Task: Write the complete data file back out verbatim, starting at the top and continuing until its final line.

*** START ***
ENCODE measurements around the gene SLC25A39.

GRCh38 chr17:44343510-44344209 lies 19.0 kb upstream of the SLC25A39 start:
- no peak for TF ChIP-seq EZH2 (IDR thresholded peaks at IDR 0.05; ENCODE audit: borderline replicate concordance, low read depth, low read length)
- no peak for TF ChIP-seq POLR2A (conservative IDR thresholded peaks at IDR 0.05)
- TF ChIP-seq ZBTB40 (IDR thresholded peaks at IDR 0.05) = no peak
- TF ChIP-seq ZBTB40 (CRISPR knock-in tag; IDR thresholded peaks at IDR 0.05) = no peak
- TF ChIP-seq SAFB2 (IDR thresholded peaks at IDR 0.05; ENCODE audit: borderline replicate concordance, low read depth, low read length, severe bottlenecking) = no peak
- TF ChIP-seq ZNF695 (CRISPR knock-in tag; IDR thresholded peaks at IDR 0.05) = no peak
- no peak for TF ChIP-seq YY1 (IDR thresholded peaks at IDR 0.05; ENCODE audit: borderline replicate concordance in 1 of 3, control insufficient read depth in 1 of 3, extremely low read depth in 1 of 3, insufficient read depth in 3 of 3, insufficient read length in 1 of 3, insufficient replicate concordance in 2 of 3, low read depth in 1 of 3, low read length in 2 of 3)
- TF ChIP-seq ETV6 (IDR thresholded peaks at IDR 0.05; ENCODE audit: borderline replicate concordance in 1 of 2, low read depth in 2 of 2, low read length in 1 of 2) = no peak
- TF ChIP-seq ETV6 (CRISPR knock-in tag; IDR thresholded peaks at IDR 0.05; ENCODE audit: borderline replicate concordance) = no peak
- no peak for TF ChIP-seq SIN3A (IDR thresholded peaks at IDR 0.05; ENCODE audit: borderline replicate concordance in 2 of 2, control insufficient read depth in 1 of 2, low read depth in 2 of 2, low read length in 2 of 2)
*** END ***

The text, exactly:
ENCODE measurements around the gene SLC25A39.

GRCh38 chr17:44343510-44344209 lies 19.0 kb upstream of the SLC25A39 start:
- no peak for TF ChIP-seq EZH2 (IDR thresholded peaks at IDR 0.05; ENCODE audit: borderline replicate concordance, low read depth, low read length)
- no peak for TF ChIP-seq POLR2A (conservative IDR thresholded peaks at IDR 0.05)
- TF ChIP-seq ZBTB40 (IDR thresholded peaks at IDR 0.05) = no peak
- TF ChIP-seq ZBTB40 (CRISPR knock-in tag; IDR thresholded peaks at IDR 0.05) = no peak
- TF ChIP-seq SAFB2 (IDR thresholded peaks at IDR 0.05; ENCODE audit: borderline replicate concordance, low read depth, low read length, severe bottlenecking) = no peak
- TF ChIP-seq ZNF695 (CRISPR knock-in tag; IDR thresholded peaks at IDR 0.05) = no peak
- no peak for TF ChIP-seq YY1 (IDR thresholded peaks at IDR 0.05; ENCODE audit: borderline replicate concordance in 1 of 3, control insufficient read depth in 1 of 3, extremely low read depth in 1 of 3, insufficient read depth in 3 of 3, insufficient read length in 1 of 3, insufficient replicate concordance in 2 of 3, low read depth in 1 of 3, low read length in 2 of 3)
- TF ChIP-seq ETV6 (IDR thresholded peaks at IDR 0.05; ENCODE audit: borderline replicate concordance in 1 of 2, low read depth in 2 of 2, low read length in 1 of 2) = no peak
- TF ChIP-seq ETV6 (CRISPR knock-in tag; IDR thresholded peaks at IDR 0.05; ENCODE audit: borderline replicate concordance) = no peak
- no peak for TF ChIP-seq SIN3A (IDR thresholded peaks at IDR 0.05; ENCODE audit: borderline replicate concordance in 2 of 2, control insufficient read depth in 1 of 2, low read depth in 2 of 2, low read length in 2 of 2)